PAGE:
The wow! factor was there from the start. We have all gazed upwards in awe. For centuries, Gothic spires dominated the city skyline and then, thanks to the invention of the steel frame, elevators, and several other key advances in building technology, office towers outreached them, and the competition to build ever higher is as lively as it was a hundred years ago, when the Woolworth palazzo broke the record. In his second book on the high-rise, Scott Johnson moves beyond height and structure, to review ways in which skyscrapers can perform better and make a positive contribution to the environment.
A well-researched, critical study of an architect who is in urgent need of re-evaluation. In 1963, Paul Rudolph was widely admired—for his leadership of the Yale School of Architecture, newly installed in his monumental building; for his light, airy houses and schools in Florida, and for his ambitions to renew American cities. He was seen as an iconoclast, experimenting with new forms and materials, and offering bold alternatives to modernist orthodoxy. He was unafraid to express himself, break the rules, and create an architecture of emotion. As Rohan writes, "Rudolph believed that every cantilevered beam, every twist of a passageway, and every bright orange carpet could awaken the creativity and individuality of a building's inhabitants and thus combat the monotony and conformity of postwar life."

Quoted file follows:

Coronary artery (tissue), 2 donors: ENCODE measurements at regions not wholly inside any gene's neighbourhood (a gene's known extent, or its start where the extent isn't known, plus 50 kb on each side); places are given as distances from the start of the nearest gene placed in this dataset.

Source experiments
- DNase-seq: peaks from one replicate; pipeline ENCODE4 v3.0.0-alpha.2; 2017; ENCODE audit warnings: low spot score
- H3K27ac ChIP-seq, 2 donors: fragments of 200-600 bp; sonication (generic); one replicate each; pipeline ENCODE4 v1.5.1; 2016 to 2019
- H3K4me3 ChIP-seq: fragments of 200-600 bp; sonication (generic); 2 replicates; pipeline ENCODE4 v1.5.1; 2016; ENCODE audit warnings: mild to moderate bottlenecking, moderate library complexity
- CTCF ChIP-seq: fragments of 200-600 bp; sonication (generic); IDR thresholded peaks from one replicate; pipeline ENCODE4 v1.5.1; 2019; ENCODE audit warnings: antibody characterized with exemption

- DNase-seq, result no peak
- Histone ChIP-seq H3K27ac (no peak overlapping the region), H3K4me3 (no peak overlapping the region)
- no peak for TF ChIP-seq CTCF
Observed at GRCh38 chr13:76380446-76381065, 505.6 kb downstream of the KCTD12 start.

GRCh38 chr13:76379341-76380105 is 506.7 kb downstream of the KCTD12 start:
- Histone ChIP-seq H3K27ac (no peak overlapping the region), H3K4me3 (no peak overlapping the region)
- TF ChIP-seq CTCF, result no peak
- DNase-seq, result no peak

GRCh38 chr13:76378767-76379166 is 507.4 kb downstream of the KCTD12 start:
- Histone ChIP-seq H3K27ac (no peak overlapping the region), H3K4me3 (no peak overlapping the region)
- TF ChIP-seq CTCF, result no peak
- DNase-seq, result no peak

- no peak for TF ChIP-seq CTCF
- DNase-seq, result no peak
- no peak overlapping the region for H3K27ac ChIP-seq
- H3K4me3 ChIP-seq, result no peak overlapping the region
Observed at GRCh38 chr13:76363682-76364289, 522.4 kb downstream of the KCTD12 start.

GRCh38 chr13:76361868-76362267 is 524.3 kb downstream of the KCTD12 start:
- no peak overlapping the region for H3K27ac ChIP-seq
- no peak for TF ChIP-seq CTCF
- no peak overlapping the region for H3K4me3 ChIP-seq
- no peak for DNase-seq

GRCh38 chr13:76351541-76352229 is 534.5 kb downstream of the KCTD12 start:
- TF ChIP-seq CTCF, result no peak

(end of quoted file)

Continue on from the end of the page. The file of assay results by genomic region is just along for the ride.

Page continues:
Any pretext to revisit La Serenissima is welcome, and the Biennale offers a recurring excuse. It allows you to wander around the crumbling brick halls and still waterways of the Arsenale—arguably the most fascinating place in the city—and admire the zoo of architectural curiosities in the Giardini. The tide of mass tourism doesn't extend this far, though the obscenely large yachts moored along the quay are evidence of another kind of predator. This year's architectural Biennale was directed by Rem Koolhaas who insisted that it open in early June and run six months, as does the art exposition. Hopes ran high that his prestige and creative imagination would generate a memorable show.
First published in hard cover in 2012, this paperback edition is a great bargain, for the author's 500 photographs capture the sensual beauty and bracing simplicity of architecture that enshrines light as a precious commodity. These are buildings that, like hardy plants, are adapted to long dark winters, and brief but brilliant summers. And they've found an ideal chronicler, for Plummer, Professor Emeritus of Architecture at the University of Illinois, studied light-art with György Kepes and apprenticed to photographer Minor White. Light is his passion and this new study rivals his earlier book, The Architecture of Natural Light.
A New York architect who specializes in the restoration and reinvention of historic buildings has written the best book to date on adaptive re-use. What marks it off from earlier surveys is the critical intelligence of her writing and the freshness of her choices. "An old building is not an obstacle but rather a foundation for continued action," she writes, and every paragraph conveys her passion for enhancing the beauty and utility of found structures, ranging from a ruined pigsty to the noblest monuments. In each, an architect who shares her skill has devised an appropriate strategy for creative intervention. And each building is explored in detail, with an image from Google Earth to show its surroundings, plans and drawings, and close-ups of finishes and details.